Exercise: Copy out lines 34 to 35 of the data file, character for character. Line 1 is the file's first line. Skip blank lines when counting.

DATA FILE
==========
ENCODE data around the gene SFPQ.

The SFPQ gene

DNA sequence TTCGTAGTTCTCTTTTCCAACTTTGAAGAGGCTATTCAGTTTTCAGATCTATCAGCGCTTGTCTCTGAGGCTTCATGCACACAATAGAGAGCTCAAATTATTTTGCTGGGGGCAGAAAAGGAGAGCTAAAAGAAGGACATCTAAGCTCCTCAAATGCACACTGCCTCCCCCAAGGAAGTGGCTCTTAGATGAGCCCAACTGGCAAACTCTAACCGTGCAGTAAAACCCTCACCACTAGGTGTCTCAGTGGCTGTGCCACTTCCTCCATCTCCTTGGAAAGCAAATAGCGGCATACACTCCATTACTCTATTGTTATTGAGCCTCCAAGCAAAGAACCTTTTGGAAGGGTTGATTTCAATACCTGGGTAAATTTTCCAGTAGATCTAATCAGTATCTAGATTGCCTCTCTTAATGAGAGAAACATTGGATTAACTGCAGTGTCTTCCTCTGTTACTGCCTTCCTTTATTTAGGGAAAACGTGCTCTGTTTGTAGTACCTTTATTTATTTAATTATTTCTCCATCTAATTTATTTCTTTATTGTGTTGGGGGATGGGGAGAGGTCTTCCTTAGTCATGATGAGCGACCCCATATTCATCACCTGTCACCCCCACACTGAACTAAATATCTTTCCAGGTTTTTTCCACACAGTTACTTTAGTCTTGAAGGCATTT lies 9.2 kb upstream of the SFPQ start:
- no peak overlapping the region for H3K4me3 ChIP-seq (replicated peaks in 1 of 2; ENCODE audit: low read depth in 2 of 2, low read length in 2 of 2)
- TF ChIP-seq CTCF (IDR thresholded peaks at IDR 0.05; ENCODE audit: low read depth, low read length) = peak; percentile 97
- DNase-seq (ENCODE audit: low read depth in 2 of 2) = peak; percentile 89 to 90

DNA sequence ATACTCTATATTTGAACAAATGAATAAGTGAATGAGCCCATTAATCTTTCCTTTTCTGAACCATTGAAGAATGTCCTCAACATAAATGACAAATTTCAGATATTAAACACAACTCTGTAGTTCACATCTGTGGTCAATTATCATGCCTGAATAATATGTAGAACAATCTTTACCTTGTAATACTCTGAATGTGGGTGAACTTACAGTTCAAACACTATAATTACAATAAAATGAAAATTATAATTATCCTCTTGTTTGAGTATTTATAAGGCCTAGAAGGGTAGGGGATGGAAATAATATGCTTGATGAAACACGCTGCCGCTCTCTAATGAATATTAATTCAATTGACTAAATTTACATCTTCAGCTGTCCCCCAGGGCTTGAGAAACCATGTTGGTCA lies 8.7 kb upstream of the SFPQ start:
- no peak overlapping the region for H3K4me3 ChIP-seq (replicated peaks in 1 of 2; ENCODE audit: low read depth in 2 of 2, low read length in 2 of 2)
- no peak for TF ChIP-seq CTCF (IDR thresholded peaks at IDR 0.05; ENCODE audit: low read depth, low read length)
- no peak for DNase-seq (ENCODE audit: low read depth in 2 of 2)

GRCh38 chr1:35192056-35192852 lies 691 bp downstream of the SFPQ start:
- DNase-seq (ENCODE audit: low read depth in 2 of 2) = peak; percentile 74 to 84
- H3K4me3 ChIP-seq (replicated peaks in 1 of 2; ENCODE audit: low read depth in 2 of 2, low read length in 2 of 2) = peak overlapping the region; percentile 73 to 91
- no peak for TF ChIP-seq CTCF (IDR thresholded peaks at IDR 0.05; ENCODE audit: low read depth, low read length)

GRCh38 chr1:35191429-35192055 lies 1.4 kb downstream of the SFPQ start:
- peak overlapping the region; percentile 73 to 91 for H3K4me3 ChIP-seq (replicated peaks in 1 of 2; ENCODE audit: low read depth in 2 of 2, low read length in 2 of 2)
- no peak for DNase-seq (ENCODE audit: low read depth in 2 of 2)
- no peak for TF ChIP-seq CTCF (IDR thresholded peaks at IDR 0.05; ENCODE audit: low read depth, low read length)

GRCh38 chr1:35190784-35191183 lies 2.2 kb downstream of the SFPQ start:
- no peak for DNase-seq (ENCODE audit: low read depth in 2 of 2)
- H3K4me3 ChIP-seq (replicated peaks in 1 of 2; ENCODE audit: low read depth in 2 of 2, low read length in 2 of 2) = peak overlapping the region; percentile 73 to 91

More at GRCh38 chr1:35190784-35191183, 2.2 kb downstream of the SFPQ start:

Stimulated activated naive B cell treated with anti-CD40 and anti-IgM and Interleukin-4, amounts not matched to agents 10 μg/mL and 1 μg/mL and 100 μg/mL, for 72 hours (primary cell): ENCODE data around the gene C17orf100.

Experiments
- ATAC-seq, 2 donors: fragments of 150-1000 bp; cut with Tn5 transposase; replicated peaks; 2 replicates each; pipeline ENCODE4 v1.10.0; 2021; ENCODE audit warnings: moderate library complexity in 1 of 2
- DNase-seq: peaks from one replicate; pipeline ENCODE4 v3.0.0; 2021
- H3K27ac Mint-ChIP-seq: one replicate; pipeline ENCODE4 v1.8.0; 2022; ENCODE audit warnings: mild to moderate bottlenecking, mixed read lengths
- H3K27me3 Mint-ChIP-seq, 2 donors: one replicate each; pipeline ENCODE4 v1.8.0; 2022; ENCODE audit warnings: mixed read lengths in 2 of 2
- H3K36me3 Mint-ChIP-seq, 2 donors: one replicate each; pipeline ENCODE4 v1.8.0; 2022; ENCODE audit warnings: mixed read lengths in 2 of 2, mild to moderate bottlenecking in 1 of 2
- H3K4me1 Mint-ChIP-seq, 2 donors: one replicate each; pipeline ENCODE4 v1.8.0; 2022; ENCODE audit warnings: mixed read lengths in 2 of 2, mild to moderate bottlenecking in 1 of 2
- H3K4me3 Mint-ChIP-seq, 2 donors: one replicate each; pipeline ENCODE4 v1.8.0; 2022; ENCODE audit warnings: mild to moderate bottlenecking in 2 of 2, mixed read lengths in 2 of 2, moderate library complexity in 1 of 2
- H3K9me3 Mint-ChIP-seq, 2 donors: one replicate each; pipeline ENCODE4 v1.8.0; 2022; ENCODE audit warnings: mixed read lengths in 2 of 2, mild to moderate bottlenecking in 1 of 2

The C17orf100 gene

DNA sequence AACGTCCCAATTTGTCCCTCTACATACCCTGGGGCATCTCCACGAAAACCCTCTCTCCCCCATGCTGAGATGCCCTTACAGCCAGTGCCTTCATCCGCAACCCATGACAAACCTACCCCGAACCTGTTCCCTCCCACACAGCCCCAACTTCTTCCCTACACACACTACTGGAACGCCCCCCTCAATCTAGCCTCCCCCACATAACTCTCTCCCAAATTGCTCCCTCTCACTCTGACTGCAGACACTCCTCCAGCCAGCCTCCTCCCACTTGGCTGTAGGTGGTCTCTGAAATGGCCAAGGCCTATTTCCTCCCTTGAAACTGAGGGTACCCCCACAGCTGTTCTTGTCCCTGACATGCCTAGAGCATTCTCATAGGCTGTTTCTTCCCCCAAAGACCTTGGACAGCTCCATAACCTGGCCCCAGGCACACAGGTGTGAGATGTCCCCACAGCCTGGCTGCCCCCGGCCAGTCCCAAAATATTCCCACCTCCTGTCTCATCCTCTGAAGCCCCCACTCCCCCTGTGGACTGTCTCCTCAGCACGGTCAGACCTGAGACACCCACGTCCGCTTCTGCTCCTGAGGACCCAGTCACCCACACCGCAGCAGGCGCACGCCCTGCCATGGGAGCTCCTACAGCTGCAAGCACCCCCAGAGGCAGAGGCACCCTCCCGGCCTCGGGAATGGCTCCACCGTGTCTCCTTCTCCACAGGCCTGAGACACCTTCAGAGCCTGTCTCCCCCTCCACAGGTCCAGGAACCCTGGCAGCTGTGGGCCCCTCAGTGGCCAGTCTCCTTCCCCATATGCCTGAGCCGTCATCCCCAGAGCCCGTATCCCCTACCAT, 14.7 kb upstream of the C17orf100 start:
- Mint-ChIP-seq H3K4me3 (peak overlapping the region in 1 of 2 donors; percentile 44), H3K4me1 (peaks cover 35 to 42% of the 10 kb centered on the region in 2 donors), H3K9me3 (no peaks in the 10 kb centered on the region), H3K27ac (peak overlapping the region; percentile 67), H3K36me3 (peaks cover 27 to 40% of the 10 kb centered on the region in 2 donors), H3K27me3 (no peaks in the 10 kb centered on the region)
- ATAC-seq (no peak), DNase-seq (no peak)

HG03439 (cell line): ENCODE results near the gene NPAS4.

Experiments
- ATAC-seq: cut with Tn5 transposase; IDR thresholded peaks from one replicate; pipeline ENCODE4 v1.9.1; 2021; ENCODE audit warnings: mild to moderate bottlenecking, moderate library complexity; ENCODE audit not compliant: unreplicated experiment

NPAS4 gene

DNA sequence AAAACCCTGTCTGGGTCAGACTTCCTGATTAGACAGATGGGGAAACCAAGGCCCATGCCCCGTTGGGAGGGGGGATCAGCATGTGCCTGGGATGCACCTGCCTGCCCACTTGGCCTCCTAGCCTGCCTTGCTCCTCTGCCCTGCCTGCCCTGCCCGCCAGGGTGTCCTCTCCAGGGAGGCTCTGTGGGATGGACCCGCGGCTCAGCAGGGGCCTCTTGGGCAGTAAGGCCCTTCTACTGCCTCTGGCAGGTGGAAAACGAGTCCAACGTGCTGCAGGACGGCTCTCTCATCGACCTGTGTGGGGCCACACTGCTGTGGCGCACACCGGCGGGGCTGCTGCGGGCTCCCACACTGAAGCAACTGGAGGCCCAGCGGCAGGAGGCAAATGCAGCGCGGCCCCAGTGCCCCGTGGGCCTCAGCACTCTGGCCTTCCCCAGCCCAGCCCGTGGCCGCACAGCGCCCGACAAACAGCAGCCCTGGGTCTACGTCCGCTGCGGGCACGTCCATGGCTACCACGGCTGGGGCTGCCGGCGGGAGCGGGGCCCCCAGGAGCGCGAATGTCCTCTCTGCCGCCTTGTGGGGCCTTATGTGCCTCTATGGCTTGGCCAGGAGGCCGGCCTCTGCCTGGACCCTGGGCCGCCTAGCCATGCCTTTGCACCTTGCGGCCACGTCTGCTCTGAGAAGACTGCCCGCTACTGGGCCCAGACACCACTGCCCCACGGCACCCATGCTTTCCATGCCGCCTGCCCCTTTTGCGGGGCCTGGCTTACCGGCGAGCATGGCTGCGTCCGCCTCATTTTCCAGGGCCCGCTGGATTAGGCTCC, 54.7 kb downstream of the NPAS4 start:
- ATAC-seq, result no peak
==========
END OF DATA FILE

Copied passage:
DNA sequence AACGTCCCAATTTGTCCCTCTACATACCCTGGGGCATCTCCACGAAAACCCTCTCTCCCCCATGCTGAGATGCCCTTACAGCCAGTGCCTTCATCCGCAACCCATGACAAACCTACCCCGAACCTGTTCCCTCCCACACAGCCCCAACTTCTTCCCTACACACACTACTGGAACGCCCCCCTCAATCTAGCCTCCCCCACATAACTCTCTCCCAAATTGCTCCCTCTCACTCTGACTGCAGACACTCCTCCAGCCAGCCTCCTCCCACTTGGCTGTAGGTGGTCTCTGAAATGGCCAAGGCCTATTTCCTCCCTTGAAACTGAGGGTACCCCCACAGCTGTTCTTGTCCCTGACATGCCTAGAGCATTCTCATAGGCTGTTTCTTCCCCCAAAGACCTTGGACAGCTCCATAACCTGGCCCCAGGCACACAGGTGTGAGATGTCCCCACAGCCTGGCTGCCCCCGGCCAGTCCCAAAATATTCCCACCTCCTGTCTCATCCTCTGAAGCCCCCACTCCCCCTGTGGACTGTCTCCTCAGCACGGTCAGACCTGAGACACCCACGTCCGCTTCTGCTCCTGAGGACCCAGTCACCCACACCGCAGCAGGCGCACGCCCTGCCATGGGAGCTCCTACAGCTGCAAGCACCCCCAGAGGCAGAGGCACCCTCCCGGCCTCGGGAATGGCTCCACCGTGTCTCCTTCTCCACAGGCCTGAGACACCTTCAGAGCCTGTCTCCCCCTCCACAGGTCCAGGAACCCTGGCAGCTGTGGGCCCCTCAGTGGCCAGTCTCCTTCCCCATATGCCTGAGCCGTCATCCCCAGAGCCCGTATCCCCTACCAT, 14.7 kb upstream of the C17orf100 start:
- Mint-ChIP-seq H3K4me3 (peak overlapping the region in 1 of 2 donors; percentile 44), H3K4me1 (peaks cover 35 to 42% of the 10 kb centered on the region in 2 donors), H3K9me3 (no peaks in the 10 kb centered on the region), H3K27ac (peak overlapping the region; percentile 67), H3K36me3 (peaks cover 27 to 40% of the 10 kb centered on the region in 2 donors), H3K27me3 (no peaks in the 10 kb centered on the region)